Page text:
A group of economists has questioned UK assertions that a “black hole” in the public finances will need to be filled with austerity measures and tax rises.
The Progressive Economy Forum, which campaigns to end austerity, claims that the £50bn “hole” disappears entirely if the debts are calculated differently.
The government previously used a different measure of debt, returning to that would leave £14bn spare, they say.
But experts disputed the findings, saying they would put the UK at risk.
Business leaders in Staffordshire have welcome the scrutiny in the run up to the Autumn statement. Staffordshire Chambers Chief Executive Sara Williams said the government must think long and hard about raising taxes that could adversly affect business growth and production.
The Treasury said the public finances would be assessed independently by the Office for Budgetary Responsibility (OBR).
Media discussion of the government’s tax and spending options ahead of the Autumn Statement has been dominated by talk of “black hole” in the public finances, put at anything from £35bn to £60bn, which, it is assumed, must urgently be “filled” with spending cuts or tax rises.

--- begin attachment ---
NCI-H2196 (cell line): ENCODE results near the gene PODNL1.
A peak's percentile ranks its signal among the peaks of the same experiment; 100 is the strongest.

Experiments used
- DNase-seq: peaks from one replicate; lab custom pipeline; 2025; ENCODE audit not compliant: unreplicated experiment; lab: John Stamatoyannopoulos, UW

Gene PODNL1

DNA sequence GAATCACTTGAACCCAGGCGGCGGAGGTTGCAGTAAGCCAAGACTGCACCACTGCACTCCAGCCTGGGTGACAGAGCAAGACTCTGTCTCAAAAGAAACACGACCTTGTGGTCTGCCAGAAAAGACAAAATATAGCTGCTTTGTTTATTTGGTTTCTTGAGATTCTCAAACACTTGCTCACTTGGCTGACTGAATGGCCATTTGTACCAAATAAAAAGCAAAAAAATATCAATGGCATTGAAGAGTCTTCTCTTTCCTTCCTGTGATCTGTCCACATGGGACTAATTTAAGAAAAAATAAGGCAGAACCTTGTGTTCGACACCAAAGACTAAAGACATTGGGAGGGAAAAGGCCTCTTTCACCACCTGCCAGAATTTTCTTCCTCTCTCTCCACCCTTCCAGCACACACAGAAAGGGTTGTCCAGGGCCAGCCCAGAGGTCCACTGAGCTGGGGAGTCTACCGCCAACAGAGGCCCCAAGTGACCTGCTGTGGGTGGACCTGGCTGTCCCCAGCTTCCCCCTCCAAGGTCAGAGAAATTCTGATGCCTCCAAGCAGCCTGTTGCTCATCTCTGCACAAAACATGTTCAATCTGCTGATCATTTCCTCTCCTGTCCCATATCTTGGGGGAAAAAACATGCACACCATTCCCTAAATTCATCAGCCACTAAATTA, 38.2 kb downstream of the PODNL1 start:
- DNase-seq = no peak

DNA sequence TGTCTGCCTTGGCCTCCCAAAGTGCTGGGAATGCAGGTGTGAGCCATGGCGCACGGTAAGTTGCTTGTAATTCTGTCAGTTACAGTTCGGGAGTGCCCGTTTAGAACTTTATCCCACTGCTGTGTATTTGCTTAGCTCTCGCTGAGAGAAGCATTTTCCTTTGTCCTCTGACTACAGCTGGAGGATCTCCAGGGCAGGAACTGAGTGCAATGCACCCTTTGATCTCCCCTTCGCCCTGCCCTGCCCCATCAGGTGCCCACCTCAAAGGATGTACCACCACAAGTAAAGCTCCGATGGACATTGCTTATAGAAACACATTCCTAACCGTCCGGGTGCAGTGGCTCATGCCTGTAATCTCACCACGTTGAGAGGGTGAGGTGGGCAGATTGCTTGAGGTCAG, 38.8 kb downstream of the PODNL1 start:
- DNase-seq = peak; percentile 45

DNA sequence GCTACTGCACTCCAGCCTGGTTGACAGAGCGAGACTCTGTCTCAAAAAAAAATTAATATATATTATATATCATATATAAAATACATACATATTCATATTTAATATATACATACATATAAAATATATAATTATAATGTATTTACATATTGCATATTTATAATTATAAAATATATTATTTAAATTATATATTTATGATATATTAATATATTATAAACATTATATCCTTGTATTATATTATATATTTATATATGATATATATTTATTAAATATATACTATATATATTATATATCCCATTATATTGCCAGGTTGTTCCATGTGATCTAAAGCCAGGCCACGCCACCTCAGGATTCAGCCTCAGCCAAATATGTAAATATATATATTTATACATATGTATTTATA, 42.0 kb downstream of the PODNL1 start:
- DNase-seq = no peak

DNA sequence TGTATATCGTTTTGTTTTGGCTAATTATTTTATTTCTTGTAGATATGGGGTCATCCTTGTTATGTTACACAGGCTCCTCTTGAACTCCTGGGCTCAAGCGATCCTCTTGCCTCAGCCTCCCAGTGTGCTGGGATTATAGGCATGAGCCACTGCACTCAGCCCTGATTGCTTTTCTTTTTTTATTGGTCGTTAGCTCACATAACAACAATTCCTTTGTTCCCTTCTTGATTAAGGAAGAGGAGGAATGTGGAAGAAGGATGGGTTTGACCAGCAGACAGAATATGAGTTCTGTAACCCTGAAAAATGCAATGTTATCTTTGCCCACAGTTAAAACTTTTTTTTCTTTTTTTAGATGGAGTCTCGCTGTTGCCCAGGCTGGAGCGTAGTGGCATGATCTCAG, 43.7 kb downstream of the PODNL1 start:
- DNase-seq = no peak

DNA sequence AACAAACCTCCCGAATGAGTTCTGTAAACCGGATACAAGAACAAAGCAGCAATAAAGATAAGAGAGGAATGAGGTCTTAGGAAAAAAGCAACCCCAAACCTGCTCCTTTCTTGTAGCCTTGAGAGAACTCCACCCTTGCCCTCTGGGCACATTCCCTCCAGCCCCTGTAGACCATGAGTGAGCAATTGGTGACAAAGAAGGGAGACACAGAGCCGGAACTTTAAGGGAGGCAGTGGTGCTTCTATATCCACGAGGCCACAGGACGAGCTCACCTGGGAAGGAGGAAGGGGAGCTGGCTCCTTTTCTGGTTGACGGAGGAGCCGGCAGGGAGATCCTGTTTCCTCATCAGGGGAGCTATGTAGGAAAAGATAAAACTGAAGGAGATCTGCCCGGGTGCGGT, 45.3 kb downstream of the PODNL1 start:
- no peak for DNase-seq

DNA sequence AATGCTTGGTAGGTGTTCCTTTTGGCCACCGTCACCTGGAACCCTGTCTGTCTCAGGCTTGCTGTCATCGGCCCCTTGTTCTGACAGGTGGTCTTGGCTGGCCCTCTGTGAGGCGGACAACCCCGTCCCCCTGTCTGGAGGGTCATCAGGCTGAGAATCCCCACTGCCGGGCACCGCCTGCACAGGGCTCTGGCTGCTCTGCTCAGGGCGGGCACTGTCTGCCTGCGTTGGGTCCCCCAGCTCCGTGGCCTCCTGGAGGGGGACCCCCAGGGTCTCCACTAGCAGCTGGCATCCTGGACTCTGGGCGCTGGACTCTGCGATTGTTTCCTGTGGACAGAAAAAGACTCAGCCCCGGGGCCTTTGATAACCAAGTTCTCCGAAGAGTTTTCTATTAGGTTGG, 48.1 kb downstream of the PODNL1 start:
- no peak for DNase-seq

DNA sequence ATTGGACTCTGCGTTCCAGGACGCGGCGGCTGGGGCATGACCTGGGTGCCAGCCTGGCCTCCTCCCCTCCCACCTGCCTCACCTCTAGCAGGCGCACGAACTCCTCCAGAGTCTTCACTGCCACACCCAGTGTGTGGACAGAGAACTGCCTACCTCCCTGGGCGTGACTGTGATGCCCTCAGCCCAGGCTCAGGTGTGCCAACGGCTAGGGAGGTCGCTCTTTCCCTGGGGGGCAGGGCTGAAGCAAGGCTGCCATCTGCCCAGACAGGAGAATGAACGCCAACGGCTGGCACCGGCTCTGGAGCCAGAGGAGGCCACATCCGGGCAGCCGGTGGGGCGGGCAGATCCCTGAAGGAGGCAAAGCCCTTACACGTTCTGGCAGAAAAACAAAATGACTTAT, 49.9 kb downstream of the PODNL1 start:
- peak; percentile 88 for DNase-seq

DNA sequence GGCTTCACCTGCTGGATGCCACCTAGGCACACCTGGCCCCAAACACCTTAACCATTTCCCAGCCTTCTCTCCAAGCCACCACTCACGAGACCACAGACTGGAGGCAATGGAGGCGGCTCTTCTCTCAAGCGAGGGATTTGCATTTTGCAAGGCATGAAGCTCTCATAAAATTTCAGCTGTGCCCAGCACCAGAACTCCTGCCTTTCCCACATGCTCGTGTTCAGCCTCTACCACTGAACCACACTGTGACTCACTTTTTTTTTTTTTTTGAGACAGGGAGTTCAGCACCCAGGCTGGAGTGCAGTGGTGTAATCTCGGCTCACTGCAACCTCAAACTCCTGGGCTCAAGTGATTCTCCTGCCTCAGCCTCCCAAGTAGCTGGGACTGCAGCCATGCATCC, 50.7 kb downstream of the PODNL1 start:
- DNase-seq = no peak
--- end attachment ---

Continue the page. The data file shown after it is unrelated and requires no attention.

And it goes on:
But the Progressive Economy Forum said that “fiscal hole” is merely the difference between an uncertain forecast – of how much the government will spend and borrow in future under current plans – and what it can afford to do if it is to hit its own targets – that debt starts to fall as a proportion of the economy three or five years from now.
If the economy grows faster or the time frame changes, the “hole” can shrink or grow dramatically, the economists said – far more than it would because of spending cuts or tax rises.